Spotted this pair of Detroit classics, a Dodge Dart 270 and Plymouth Barracuda, laying low on Driggs Street in Brooklyn. The Dart was in great condition, showing good chrome and paint work (perhaps the subject of a restoration in the last 5-10 years). The Barracuda, on the other hand, looked pretty tired with heavily faded paint, chrome and rubber moldings. There was even an “M” missing from the Plymouth logo. But the old Mustang-fighter is appealing in a survivor kind of way. Just knowing that it is used daily and still running well accounts for much of its curbside appeal. Check out the abundance of glass used in making the Barracuda’s handsome fastback body style – it was the largest ever installed on a standard production car up at the time.
Known as the “Ponton” cars, these handsome 180s were produced way back, between ’53 and ’62. In much the same way that BMW’s little 2002 paved the way for the 3-Series we know and love today, these 180s represented the first ‘small’ Mercedes, widely known as a C-Class today. Though not as dramatic as the Fintail models that eventually replaced them, the 180/190’s form is handsome for its simplicity and stately elegance. It changed very little during its nearly 10-year production run.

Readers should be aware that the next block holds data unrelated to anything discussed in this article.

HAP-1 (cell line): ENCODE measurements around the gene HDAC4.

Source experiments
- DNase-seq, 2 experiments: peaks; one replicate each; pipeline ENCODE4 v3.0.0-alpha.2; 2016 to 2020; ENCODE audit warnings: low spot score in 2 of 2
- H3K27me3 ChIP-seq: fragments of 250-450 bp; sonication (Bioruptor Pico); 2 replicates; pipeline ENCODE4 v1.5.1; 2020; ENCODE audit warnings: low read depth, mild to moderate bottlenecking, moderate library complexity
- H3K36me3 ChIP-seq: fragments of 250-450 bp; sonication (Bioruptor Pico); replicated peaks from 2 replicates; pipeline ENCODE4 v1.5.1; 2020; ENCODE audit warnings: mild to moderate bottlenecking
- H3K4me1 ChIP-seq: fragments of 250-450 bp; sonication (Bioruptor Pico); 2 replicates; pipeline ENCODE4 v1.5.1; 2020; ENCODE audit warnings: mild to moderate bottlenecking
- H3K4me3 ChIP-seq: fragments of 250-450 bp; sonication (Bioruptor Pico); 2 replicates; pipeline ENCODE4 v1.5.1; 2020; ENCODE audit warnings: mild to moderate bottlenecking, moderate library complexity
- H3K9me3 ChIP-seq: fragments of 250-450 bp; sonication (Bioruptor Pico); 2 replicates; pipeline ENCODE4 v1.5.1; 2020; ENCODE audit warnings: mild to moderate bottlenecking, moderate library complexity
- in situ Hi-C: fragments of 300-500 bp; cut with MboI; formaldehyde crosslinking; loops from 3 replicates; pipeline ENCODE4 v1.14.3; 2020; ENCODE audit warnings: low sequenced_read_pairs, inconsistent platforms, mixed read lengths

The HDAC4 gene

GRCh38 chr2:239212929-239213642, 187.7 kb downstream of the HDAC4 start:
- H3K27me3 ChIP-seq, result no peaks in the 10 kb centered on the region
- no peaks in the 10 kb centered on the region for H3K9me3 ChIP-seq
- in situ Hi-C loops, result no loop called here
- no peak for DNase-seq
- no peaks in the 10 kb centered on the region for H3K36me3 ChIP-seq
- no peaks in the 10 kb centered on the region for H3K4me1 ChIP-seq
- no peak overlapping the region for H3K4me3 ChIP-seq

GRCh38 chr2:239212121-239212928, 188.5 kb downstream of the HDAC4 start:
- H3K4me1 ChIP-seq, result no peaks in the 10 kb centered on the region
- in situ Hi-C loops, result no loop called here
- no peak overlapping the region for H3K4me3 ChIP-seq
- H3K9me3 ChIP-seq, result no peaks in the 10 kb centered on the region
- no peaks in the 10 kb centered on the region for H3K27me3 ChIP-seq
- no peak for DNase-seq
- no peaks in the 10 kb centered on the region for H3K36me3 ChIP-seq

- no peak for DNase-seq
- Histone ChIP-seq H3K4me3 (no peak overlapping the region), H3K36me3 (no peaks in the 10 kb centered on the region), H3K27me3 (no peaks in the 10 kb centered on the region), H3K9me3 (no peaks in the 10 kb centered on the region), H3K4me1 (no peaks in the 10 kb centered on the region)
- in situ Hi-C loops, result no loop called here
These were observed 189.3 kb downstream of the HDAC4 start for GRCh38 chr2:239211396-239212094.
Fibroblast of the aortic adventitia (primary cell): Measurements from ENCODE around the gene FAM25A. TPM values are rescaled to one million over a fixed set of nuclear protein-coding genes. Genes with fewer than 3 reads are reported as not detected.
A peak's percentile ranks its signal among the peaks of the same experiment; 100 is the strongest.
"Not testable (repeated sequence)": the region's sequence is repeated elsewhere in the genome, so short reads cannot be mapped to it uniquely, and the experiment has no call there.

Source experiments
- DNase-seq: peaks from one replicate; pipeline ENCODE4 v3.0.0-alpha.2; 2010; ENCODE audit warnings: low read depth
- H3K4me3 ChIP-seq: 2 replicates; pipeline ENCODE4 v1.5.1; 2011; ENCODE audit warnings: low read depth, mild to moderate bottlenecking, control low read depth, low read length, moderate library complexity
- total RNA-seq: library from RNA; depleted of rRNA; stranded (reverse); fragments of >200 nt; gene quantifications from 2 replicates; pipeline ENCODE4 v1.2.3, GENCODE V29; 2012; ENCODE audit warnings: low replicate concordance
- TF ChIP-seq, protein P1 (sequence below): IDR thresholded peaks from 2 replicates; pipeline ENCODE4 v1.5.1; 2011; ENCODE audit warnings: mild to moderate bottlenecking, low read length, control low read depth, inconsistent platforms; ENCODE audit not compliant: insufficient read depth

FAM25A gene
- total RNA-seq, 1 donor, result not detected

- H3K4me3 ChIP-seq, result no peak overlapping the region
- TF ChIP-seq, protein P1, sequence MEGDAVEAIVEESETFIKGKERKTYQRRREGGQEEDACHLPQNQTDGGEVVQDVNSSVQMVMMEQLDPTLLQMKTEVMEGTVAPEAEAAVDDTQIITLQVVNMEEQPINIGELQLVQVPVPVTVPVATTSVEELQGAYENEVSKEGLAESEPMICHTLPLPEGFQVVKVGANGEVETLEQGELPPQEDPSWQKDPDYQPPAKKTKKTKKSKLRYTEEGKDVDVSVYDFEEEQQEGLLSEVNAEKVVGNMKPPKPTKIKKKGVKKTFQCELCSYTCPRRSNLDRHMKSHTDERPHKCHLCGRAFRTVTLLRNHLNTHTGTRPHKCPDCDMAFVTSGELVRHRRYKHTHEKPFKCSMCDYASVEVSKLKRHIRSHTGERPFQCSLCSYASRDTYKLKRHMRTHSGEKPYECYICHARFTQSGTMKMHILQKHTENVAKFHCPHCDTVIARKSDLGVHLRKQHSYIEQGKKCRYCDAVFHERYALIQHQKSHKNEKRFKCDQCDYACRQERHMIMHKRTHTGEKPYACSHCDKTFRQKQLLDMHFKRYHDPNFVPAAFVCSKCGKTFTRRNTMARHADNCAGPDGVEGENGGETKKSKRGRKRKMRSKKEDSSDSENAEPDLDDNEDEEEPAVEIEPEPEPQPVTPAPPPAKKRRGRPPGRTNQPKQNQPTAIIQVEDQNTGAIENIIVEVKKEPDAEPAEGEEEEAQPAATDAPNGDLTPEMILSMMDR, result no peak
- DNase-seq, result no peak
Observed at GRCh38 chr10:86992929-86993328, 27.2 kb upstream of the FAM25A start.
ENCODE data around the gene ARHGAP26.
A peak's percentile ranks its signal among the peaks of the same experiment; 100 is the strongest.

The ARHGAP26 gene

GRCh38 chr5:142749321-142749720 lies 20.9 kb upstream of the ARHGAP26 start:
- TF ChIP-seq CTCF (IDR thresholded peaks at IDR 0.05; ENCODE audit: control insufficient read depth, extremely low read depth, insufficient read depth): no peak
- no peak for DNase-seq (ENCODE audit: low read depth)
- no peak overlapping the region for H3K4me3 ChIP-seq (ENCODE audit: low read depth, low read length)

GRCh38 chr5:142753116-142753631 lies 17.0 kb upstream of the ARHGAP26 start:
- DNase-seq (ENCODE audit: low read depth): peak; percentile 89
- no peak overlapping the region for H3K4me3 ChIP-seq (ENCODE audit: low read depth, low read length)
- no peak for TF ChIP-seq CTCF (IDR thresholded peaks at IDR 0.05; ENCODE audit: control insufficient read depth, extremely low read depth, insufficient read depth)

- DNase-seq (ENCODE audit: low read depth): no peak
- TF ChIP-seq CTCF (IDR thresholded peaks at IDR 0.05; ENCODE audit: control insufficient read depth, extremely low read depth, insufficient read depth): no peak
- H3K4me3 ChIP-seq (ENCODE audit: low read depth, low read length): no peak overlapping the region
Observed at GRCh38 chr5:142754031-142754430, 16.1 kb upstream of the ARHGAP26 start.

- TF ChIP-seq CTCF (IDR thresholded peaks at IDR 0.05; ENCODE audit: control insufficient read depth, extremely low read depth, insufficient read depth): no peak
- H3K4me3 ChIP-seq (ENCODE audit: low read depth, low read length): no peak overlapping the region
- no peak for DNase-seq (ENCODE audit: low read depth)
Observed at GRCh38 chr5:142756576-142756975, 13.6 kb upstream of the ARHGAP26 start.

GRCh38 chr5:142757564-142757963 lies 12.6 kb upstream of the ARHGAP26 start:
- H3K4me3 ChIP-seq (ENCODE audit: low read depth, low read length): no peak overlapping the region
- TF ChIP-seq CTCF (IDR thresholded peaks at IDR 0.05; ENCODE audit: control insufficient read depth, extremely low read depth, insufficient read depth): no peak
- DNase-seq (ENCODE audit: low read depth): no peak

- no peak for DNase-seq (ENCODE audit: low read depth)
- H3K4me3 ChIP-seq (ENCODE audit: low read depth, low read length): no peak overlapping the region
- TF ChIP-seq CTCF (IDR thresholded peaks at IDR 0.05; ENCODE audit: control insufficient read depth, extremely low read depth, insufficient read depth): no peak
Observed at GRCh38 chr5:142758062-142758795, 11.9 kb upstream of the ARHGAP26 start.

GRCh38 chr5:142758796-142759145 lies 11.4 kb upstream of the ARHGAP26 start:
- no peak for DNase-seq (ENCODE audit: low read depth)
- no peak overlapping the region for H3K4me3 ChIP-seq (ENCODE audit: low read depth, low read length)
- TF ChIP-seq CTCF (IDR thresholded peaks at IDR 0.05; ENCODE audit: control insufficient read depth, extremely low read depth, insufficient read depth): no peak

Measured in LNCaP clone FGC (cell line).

It has been one whole week since we introduced our first playlist challenge for Music on the Move. You know, the super cool Man on the Move promotion where you can win a fabulous Bowers & Wilkins Zeppelin Mini simply for telling us about memorable musical experiences you have had behind the wheel. If you recall, this week’s challenge was to submit your all time top 5 playlist for when you’re in the best of moods. From the Netherlands to South Carolina, we got a bunch of fantastic entries and more than a few colorful stories that had us laughing out loud. It was a really tough call, and we thank everyone for their entries, but there was one playlist that stood out above the rest. And we are proud to say that entry came from a fellow New Yorker. So, take a bow John Kovalsky…you’re the winner! Your playlist was thoughtful, genuine and packed full of amazing musical tales about some great cars you have owned and the many amazing life experiences you have while driving them.
Follow in John’s awesome foot steps and enter to win the next Music on the Move playlist challenge…Straight Cruisin…Top 5 songs (artist/song/description) for a leisurely Sunday stroll down the boulevard, up the coast or through those windy mountain passes. Wherever you go driving to clear your mind and relax.
We caught this classic car brigade muscling its way up Fifth Avenue yesterday for the big Veterans Day Parade that has been rolling through our fair city since 1922. The striking fleet of vintage Detroit iron was piloted by a group of car-loving vets who proudly cruised down the Avenue as people cheered them on excitedly. Needless to say, people got a little pumped up and, as a result, there was plenty of tire chirping, engine revving, honking, and flag waving going on. It was really quite a sight.